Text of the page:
CT scans are the biggest culprits, delivering as much as 500 times the radiation of a standard X-ray, and potentially causing an estimated 1.5 to 2 percent of all cancers in the United States. More than 16 million CT scans were performed in hospital emergency rooms in 2007, up from 2.7 million in 1995, and a 2010 study found that more than a quarter of CT scans are being ordered by primary care physicians for the wrong reasons (for instance, to check for blood in the urine in a patient with a urinary tract infection).
I don't want to scare you away from needed tests. When used properly, these scans have more benefits than risks. But there are a few ways you can protect yourself:
1. Keep a record of your CT scans, PET scans, and X-rays, and note any radiation treatment for cancer, plus any occupational radiation exposure (for example, if you work on an airline crew). Give a copy to your doctor.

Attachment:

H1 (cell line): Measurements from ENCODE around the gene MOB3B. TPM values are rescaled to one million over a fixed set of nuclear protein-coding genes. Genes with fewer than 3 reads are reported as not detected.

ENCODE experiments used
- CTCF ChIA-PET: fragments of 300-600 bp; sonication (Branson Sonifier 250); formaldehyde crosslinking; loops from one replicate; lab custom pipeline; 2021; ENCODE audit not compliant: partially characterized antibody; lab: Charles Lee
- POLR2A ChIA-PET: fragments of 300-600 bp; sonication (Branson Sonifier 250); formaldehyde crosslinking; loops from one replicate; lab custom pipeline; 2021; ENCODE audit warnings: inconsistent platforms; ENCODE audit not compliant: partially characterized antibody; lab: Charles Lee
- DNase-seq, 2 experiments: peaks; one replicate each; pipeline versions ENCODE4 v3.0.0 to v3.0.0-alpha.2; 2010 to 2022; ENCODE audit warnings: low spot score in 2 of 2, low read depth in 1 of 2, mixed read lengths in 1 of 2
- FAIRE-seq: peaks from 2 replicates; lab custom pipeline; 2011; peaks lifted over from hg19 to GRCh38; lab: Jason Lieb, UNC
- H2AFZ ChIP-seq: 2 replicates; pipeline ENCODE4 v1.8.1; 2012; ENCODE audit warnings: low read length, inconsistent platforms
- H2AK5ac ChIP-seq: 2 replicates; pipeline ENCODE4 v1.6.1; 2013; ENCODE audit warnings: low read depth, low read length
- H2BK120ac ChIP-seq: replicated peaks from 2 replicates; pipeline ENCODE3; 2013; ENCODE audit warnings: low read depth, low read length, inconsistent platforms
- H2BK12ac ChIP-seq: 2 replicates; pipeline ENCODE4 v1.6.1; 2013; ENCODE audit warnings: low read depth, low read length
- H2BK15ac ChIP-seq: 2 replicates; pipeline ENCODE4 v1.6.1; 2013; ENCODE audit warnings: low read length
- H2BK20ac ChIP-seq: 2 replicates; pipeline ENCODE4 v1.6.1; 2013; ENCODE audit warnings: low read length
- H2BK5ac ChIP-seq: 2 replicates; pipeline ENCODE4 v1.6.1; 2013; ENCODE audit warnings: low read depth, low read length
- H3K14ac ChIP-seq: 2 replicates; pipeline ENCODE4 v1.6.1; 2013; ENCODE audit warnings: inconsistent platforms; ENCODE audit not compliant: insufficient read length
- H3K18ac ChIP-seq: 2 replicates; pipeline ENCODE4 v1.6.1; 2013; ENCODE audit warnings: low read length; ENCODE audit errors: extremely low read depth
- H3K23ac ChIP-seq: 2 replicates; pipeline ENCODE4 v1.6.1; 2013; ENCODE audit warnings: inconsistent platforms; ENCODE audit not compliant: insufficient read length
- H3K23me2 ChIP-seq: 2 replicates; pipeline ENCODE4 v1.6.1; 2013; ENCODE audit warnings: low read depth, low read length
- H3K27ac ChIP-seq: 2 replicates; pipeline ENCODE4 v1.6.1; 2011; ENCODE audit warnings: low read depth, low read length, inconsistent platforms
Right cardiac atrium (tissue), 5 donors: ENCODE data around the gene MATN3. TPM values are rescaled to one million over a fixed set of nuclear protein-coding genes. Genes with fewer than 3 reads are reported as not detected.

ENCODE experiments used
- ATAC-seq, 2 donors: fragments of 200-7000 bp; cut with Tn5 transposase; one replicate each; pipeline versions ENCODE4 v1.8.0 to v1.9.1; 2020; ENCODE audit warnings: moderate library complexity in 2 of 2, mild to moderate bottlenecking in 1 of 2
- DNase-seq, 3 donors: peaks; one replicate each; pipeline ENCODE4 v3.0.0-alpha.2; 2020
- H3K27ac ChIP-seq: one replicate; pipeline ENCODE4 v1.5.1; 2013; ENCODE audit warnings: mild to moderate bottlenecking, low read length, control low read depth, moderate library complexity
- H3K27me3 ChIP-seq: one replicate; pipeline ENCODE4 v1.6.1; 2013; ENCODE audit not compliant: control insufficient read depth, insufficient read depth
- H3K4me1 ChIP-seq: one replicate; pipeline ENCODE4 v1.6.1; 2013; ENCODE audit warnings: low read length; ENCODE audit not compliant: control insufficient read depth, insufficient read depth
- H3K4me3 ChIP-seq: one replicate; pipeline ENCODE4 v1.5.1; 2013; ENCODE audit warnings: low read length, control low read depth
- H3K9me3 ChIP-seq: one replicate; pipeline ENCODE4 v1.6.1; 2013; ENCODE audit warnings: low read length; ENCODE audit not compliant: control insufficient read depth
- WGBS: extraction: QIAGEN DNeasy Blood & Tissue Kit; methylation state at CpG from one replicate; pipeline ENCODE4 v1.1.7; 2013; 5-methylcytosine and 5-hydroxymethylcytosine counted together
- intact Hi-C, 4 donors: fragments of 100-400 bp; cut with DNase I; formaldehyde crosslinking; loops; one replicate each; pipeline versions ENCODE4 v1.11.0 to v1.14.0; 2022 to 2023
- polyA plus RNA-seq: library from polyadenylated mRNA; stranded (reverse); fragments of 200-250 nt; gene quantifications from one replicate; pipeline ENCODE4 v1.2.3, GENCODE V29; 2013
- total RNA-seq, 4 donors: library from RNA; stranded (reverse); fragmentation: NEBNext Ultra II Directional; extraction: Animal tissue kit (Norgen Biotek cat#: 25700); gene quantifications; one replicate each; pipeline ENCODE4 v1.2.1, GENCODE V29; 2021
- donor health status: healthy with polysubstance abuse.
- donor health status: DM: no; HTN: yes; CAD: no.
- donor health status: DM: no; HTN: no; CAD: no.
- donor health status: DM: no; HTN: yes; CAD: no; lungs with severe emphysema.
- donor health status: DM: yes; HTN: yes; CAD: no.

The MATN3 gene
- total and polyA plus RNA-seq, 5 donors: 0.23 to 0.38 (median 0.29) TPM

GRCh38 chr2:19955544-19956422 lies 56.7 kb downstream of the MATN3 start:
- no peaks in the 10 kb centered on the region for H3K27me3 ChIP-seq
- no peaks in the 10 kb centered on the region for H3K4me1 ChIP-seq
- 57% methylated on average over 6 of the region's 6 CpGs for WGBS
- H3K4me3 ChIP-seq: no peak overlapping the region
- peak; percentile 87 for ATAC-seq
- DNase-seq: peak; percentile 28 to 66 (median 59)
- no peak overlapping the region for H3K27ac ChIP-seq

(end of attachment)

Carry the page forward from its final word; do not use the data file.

2. The next time your physician recommends a diagnostic scan, ask:
- How will having this exam improve my care?
If the test's outcome won't change the diagnosis, you shouldn't have it done.
- Are there equally good alternatives?
Some diagnostic scans, such as MRI or ultrasound, don't emit radiation. If you need a CT scan and you weigh less than 180 pounds, your doctor may be able to decrease the radiation dose.
- Can you use an older test result?
Let your doctor know if you've received any imaging at another office or hospital within the past five years. He may be able to reexamine the results and spare you another round of radiation.
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